TurnS with Talks

Nextcloud version : 27.0.2 (deployed via helm chart)
Talks version : 17.1.0

Hello Nextcloud team !

I just sat up a coturn server to work with Talks and it worked like a charm until I tried to enable the “turns only” option.
I’have a working coturn server and my tests with turnutils_uclient are successful (even with the -S option).
Everything seems fine but whenever I enable the “turns only” mode and I click the test icon, I get the red icon and my users can’t use webrtc anymore.

I can’t find any valuable information in the log file, the only logs I have when i grep spread are stating that : Creation of dynamic property OCA\\Maps\\Hooks\\FileHooks::$lockingProvider is deprecated at /var/www/html/custom_apps/maps/lib/Hooks/FileHooks.php#46 but it doesn’t seems related.
I read that there was some problems with letsencrypt certificates and the chromium webrtc libraries but my problem is the same if I run the check on chromium or firefox.

I don’t have any ideas where to search to debug this, so any help on this subject would be very appreciated.

Thanks in advance !

Is there any particular reason you’re forcing turns only? It will not give you any additionally benefit, since the WebRTC part is already encrypted anyway.


If I understand correctly, the turn packets can leak the peer IP address.
This is not a realy serious nor a blocking issue, but as the option is availible and it doesn’t seems to work, I thought that I would try to understant why, but I can’t find a way to understand the problem.

I found for you this issue with this comment from 2020:

The secret is not sent over the wire. It’s used to compute a one-way hash which is sent in its place. You don’t need an encrypted connection to protect the secret as it can’t be recreated from the hash.

Furthermore, the browsers use end-to-end encryption for the voice and video channels, so those are encrypted regardless of whether a TURN server is used or not.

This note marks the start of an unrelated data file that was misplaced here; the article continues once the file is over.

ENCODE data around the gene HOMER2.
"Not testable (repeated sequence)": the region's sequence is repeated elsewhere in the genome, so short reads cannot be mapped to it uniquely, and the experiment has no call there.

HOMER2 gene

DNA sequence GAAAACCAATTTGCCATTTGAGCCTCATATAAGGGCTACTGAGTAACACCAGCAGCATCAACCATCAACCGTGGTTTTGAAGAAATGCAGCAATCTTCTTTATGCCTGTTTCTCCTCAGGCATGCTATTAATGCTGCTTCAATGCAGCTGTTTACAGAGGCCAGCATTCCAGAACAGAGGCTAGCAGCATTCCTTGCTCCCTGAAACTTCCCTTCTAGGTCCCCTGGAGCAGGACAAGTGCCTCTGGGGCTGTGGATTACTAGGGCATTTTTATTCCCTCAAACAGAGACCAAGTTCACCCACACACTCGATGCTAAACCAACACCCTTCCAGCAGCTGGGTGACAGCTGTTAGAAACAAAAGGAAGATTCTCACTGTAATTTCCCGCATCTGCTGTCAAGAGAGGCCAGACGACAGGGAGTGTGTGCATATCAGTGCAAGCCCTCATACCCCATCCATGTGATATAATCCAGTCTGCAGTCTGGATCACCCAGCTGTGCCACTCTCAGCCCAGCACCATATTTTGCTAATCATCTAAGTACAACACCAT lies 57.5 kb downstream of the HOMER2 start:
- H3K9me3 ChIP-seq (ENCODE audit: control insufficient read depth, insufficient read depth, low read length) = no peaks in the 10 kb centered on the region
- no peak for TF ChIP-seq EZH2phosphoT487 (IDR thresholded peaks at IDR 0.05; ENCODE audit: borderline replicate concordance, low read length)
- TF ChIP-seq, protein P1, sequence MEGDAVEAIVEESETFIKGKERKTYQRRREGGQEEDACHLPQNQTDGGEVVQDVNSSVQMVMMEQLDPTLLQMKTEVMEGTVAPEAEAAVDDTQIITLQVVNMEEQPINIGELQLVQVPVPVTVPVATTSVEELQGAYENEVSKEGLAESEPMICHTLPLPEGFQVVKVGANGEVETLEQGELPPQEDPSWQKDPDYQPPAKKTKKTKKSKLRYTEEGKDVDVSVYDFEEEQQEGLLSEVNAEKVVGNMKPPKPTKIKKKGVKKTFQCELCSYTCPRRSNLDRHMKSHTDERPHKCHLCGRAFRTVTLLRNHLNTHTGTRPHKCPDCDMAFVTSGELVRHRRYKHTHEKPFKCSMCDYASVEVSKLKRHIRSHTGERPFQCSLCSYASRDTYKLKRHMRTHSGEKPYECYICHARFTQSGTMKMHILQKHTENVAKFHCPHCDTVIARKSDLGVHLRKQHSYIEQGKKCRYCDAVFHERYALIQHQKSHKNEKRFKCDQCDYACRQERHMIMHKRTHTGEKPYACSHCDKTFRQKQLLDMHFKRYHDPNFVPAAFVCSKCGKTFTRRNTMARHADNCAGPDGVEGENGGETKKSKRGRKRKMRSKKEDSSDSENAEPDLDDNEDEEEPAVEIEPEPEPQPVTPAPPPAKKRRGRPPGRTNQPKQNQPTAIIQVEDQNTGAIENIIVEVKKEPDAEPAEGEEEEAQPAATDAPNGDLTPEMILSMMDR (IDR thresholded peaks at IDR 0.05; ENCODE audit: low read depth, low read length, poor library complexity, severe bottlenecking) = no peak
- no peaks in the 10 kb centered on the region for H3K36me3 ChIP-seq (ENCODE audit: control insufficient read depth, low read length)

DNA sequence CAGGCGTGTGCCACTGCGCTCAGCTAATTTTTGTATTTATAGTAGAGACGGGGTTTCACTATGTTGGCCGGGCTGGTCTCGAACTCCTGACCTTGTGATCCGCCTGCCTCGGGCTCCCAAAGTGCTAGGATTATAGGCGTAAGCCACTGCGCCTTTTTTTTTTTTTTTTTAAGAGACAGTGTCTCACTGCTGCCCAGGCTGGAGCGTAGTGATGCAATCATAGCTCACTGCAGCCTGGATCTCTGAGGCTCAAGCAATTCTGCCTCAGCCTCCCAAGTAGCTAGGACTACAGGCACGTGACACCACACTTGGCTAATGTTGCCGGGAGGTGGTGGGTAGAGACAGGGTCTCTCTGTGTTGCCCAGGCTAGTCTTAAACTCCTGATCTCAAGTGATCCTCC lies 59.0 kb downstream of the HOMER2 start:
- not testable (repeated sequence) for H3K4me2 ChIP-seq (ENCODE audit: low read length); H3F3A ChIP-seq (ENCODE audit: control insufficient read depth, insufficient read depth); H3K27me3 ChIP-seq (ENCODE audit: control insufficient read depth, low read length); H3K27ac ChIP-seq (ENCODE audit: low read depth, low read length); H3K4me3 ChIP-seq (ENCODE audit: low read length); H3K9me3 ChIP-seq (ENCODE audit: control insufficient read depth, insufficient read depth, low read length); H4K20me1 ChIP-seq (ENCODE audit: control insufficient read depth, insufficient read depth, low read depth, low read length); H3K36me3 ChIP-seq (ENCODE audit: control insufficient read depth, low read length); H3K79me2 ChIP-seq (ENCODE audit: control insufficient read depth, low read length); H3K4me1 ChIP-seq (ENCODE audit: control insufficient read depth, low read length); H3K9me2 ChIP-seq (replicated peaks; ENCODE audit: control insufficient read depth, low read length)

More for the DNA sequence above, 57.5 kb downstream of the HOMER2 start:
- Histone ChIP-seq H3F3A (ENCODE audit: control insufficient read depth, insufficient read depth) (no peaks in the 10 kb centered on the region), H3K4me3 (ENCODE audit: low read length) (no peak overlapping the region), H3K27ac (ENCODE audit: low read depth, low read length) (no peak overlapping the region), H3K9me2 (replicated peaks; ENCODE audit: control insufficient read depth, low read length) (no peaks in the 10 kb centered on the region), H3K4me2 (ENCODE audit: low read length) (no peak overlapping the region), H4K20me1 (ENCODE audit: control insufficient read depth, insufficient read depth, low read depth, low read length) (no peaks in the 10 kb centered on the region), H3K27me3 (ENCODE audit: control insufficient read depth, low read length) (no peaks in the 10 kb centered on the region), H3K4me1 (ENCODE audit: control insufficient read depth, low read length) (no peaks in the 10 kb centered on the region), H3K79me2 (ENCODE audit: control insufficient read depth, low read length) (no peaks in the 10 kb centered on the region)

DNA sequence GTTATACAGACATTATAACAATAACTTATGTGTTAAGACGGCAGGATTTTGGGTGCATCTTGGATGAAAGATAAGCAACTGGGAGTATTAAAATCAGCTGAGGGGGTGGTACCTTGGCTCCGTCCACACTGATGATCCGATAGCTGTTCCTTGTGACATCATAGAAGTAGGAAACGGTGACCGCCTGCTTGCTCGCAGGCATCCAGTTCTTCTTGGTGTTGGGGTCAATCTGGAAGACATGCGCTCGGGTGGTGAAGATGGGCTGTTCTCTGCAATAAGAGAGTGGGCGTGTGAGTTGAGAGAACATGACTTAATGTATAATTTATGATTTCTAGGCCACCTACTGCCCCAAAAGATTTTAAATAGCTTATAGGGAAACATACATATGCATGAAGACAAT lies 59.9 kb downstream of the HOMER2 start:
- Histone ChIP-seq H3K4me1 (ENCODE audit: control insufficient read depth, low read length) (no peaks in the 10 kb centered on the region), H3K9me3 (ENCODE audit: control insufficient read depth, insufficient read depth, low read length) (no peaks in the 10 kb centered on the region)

Adding encryption at the TURN layer double encrypts the traffic, which isn’t generally necessary and usually just adds overhead.

The primary benefit to using TLS or DTLS for the TURN connection is to allow traversing firewalls that otherwise try to block WebRTC traffic. Many firewalls block all UDP traffic, for those you fall-back to using TCP. Others block all traffic except on a few well-known ports, for those you shift the TURN server to a well-known and allowed port, like 443[*]. Some advanced firewalls perform deep-packet-inspection to try to determine what kind data the traffic really is, regardless of the port. For those, you wrap the WebRTC traffic inside an encrypted tunnel, e.g. TLS or DTLS. A TLS connection on port 443 is basically indistinguishable from https: traffic (except by doing traffic analysis and taking an educated guess) so gets through most firewalls and web proxies.

You can use Nextcloud Talk as it is today without worrying about your TURN server being compromised or your conversations listened to. This feature is used to make connections when operating on hostile networks that will otherwise block your connections completely, e.g. coffee shop WiFi, hotels, locked-down enterprise networks, etc.

[*] Sharing port 443 with a web server on the same IP address can be done, but is not easy, using TLS can help there too.

Also i found this comment that explains that it does not work with Firefox and Chrome. Do you use turns: in other applications? Do they work with Firefox or Chrome?

  • Is your coturn running on the same server as Nextcloud?
  • Is TLS configured properly in the turnserver.conf file, and does coturn actually load and use the certificates?
  • Did you look at the coturn logs? You may have to set the logs to “verbose” temporarily in order to get useful information
  • On what ports is it running? As @devnull stated, using “TurnS only” does only make when it’s listening on port 443, in order to bypass firewall restrictions. But this only works properly if the TURN server is running on a dedicated server / dedicated public IP on which no other services are already listening on port 443.

I have set it up on Debian 11 on a VPS, using Carsten Rieger’s guide and it does work with “TurnS only” on port 443.

Thanks for your responses,

In the issue I read :

Both Firefox and Chromium ignore the UDP transport and force TCP when used with a turns: scheme. That is, DTLS is not supported in any of them, and turns:address:port?transport=udp is silently converted to TLS. Therefore, if both turns:address:port?transport=udp and turns:address:port?transport=tcp are specified in the ICE servers in practice they end being a duplicated turns:address:port?transport=tcp.

This clearly explains why my setup doesn’t work as I ony listen on UDP.

I think the ui is a bit missleading as you can state “udp only” and “turns only” but It can’t work (because browsers don’t support DTLS), maybe a little warning that states somthing like “with turns, udp is not supported by browsers” would be useful.

Again, thanks a lot for taking the time to answer me !